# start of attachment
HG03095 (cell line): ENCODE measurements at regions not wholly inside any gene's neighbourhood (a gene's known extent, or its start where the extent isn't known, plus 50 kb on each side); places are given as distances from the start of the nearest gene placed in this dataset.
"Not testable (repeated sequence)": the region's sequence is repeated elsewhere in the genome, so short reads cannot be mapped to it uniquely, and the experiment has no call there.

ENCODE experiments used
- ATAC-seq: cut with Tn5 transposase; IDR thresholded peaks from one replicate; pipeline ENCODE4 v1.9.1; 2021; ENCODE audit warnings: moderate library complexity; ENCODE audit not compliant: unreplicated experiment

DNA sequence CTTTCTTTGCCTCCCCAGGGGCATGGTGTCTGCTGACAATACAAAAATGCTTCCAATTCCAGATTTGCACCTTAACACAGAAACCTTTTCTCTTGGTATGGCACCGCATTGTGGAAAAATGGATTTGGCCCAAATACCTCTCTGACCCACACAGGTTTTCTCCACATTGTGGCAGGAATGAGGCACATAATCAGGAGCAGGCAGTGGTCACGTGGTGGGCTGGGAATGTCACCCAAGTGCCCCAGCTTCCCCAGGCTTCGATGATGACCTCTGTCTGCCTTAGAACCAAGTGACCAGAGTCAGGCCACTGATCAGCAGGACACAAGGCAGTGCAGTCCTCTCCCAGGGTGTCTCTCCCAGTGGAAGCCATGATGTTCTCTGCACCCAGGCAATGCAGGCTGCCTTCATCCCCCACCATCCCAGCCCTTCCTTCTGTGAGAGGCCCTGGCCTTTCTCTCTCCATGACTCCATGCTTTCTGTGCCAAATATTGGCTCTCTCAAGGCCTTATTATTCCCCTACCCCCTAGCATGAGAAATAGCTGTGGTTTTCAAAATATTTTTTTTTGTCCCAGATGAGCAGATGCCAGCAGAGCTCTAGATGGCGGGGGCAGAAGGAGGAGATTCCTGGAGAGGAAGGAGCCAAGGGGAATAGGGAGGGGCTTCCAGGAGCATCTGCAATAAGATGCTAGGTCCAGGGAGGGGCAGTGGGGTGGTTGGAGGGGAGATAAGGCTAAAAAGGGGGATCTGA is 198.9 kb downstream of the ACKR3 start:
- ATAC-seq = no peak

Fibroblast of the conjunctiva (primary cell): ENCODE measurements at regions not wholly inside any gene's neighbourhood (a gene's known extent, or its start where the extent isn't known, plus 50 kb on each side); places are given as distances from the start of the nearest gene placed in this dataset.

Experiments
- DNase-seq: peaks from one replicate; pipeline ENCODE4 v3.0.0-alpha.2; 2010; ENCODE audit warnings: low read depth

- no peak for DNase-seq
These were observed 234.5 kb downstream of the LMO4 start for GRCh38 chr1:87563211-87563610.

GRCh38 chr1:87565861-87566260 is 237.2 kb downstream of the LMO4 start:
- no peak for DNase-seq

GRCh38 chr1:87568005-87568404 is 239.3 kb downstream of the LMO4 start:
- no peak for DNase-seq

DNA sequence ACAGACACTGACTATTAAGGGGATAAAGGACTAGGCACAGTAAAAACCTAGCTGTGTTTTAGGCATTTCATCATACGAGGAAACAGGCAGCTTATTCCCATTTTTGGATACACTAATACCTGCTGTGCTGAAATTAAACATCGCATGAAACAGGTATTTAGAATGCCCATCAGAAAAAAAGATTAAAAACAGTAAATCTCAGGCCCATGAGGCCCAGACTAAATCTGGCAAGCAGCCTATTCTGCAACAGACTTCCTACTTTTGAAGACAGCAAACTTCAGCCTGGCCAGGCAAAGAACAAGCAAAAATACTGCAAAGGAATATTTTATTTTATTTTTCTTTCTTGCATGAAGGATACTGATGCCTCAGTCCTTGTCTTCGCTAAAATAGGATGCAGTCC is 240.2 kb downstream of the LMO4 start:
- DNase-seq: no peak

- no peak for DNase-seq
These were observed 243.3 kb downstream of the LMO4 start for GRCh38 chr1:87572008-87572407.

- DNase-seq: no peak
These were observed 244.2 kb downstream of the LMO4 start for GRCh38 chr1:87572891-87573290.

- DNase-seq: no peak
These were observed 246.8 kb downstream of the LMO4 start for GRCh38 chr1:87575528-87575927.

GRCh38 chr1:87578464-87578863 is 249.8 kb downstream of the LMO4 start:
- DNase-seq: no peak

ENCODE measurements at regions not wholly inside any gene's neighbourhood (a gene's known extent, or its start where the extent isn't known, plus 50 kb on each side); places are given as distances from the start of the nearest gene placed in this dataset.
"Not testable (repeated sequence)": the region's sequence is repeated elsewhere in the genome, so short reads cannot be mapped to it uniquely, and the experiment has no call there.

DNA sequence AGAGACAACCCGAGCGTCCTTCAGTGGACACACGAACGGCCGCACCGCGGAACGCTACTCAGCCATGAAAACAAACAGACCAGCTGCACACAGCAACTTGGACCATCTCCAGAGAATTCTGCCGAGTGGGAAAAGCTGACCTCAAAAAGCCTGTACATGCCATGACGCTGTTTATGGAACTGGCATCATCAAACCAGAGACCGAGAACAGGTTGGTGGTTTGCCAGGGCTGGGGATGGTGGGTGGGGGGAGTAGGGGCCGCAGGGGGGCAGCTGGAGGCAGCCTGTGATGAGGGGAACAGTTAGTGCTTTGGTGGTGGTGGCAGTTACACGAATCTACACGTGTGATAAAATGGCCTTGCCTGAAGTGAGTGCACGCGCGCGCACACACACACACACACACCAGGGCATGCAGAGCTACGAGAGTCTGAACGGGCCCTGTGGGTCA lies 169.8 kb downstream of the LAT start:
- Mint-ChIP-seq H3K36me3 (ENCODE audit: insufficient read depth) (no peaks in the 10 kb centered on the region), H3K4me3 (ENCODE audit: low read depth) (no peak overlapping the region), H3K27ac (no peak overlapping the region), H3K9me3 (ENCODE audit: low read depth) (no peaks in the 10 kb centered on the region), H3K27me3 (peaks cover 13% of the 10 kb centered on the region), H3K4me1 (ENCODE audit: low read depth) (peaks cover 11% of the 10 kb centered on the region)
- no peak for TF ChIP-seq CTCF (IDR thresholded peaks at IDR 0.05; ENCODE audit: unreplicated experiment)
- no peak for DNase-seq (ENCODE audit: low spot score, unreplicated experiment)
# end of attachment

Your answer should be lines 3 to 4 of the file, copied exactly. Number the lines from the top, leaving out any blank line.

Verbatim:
ENCODE experiments used
- ATAC-seq: cut with Tn5 transposase; IDR thresholded peaks from one replicate; pipeline ENCODE4 v1.9.1; 2021; ENCODE audit warnings: moderate library complexity; ENCODE audit not compliant: unreplicated experiment